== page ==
The fact that the Tsimane have elevated hs-CRP and very low CAC scores casts doubt on the suggestion of some prior researchers who hypothesized that the relatively high levels of coronary artery calcium deposits in the mummified remains of four diverse human populations suggested chronic inflammation and aging were more important than traditional CVD risk factors. They noted the remains of Egyptian mummies, who like the Tsimane had high levels of infectious disease including a high prevalence of parasitic infections, were evidence that inflammation and aging rather than diet was the main cause of atherosclerosis. These same researchers noted that the mummified remains of ancient Native Americans, Aleutian Islanders, and Peruvian Indians also showed higher levels of calcified lesions than most modern people. While we do not know what their other CVD risk factors were, there is little doubt these ancient people had a high prevalence of infectious diseases and probably most had elevated hsCRP levels and inflammation. Based on these observations the researchers stated: "Our finding that atherosclerosis is common in four diverse populations is consistent with the hypothesis that atherosclerosis is indeed fundamental to aging." They concluded, "A chronic inflammatory burden may have played a greater role in ancient cultures than previously appreciated. However, it is likely that all these ancient people consumed diets much higher in saturated fat, cholesterol, and/or salt than the Tsimane do today. The fact that 2/3 of the Tsimane age 75 and older still had a zero CAC score suggests that traditional CVD risk factors, rather than chronic inflammation and old age, are the main drivers of atherosclerotic disease.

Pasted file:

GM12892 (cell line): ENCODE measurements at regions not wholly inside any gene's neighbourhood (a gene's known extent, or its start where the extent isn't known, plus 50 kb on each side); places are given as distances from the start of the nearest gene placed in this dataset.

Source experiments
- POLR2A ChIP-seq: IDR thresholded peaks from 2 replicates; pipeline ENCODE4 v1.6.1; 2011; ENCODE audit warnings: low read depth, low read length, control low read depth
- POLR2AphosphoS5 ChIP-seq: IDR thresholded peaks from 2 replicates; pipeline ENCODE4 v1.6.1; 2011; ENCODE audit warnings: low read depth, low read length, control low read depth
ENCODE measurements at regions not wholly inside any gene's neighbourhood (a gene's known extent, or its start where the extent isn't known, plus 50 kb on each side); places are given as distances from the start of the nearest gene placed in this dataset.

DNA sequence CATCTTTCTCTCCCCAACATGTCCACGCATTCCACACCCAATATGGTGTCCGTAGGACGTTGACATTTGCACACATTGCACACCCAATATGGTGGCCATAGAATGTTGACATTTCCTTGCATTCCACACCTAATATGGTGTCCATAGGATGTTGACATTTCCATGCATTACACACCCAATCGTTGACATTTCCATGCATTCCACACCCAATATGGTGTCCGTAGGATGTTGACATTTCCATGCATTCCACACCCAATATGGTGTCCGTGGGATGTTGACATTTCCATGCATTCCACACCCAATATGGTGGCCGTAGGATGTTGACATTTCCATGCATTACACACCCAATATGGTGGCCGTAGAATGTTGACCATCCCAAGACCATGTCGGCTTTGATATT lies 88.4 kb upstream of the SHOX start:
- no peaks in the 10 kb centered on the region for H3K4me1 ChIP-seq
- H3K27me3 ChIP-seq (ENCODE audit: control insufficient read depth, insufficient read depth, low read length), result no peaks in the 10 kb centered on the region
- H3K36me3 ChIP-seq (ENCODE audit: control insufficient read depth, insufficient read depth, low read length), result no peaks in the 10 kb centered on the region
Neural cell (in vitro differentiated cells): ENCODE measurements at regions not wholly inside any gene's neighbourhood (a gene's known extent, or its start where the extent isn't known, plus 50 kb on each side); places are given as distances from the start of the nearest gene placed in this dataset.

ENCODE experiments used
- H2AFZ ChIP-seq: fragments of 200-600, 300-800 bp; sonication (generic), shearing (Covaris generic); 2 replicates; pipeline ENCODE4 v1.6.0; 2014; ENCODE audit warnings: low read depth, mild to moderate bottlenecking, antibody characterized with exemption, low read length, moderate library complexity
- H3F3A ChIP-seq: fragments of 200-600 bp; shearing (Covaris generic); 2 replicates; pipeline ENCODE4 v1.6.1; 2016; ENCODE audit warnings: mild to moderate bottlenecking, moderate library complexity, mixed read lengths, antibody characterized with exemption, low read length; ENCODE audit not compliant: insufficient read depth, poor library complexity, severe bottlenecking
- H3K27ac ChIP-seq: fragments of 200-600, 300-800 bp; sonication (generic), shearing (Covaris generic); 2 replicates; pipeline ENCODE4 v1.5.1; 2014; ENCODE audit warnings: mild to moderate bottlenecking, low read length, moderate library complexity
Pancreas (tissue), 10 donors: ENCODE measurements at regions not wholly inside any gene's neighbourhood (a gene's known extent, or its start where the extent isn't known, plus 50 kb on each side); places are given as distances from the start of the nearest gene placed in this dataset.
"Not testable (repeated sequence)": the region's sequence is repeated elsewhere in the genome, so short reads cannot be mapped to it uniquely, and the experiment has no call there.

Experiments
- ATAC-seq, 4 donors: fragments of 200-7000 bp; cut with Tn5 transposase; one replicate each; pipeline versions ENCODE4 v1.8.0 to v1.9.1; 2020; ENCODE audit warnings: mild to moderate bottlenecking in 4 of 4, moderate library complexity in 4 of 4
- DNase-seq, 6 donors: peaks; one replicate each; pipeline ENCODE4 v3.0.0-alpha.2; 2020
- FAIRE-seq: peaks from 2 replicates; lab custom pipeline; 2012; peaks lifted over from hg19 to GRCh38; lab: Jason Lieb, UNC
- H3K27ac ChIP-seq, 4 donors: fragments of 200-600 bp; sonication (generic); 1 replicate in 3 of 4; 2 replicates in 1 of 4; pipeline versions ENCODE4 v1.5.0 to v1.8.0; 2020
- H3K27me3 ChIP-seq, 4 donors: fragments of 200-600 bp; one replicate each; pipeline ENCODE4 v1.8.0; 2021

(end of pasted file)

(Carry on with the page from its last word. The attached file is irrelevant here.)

Bottom Line: "This study shows that prevention really works," said Gregory S. Thomas, MD, who headed the Tsimane study. "Most of the Tsimane are able to live their entire life without developing any [clinically significant] coronary atherosclerosis. This has never been seen in any prior research. While difficult to achieve in the industrialized world, we can adopt some aspects of their lifestyle to forestall a condition we thought would eventually affect almost all of us." Drs. Kaplan and Thomas et. al. conclude: "These findings suggest that coronary atherosclerosis can be avoided in most people by achieving a lifetime very low LDL, low blood pressure, low glucose, normal BMI, no smoking, and plenty of physical activity."
By James J. Kenney, PhD, FACN
 Martin MA, Lassek WD, Gaukin SJC, et. al. Fatty acid composition in the mature milk of Bolivian forager-horticulturalists: controlled comparison with a US sample. Matern Child Nutr. July 2012: doi:10.1111/j.1740-8709.2012.00412.x.
 Kaplan H, Thompson BC, Trumble BC, et. al. Coronary atherosclerosis in indigenous South American Tsimane: a cross-sectional cohort study. Lancet. 2017: http://dx.doi.org/10.1016/S0140-6736(17)30752-3.
 Clarke EM, Thompson RC, Allam AH, et. al. Is atherosclerosis fundamental to human aging? Lessons from ancient mummies. J Cardiol. 2014;329-34.
Stephanie Ronco has been editing for Food and Health Communications since 2011. She graduated from Colorado College magna cum laude with distinction in Comparative Literature. She was elected a member of Phi Beta Kappa in 2008.